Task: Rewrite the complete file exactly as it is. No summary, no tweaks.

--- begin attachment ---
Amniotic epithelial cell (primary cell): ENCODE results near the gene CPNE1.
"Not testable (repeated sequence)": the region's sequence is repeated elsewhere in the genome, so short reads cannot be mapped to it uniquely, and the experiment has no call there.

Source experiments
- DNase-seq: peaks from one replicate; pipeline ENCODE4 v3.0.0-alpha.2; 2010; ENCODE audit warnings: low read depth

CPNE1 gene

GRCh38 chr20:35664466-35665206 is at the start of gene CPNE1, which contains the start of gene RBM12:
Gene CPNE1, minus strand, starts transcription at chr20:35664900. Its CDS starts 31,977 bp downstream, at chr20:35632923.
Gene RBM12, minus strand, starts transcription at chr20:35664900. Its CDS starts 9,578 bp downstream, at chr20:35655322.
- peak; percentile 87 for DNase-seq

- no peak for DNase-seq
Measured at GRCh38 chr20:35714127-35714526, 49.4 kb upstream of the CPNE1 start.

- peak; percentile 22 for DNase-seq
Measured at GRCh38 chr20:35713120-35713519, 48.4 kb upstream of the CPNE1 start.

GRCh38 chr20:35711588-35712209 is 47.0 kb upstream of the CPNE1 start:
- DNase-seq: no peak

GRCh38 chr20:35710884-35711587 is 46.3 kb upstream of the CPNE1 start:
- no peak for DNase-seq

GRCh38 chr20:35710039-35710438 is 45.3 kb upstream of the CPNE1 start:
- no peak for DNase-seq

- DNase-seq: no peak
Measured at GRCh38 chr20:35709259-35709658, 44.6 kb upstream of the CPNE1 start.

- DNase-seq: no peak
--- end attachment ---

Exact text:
Amniotic epithelial cell (primary cell): ENCODE results near the gene CPNE1.
"Not testable (repeated sequence)": the region's sequence is repeated elsewhere in the genome, so short reads cannot be mapped to it uniquely, and the experiment has no call there.

Source experiments
- DNase-seq: peaks from one replicate; pipeline ENCODE4 v3.0.0-alpha.2; 2010; ENCODE audit warnings: low read depth

CPNE1 gene

GRCh38 chr20:35664466-35665206 is at the start of gene CPNE1, which contains the start of gene RBM12:
Gene CPNE1, minus strand, starts transcription at chr20:35664900. Its CDS starts 31,977 bp downstream, at chr20:35632923.
Gene RBM12, minus strand, starts transcription at chr20:35664900. Its CDS starts 9,578 bp downstream, at chr20:35655322.
- peak; percentile 87 for DNase-seq

- no peak for DNase-seq
Measured at GRCh38 chr20:35714127-35714526, 49.4 kb upstream of the CPNE1 start.

- peak; percentile 22 for DNase-seq
Measured at GRCh38 chr20:35713120-35713519, 48.4 kb upstream of the CPNE1 start.

GRCh38 chr20:35711588-35712209 is 47.0 kb upstream of the CPNE1 start:
- DNase-seq: no peak

GRCh38 chr20:35710884-35711587 is 46.3 kb upstream of the CPNE1 start:
- no peak for DNase-seq

GRCh38 chr20:35710039-35710438 is 45.3 kb upstream of the CPNE1 start:
- no peak for DNase-seq

- DNase-seq: no peak
Measured at GRCh38 chr20:35709259-35709658, 44.6 kb upstream of the CPNE1 start.

- DNase-seq: no peak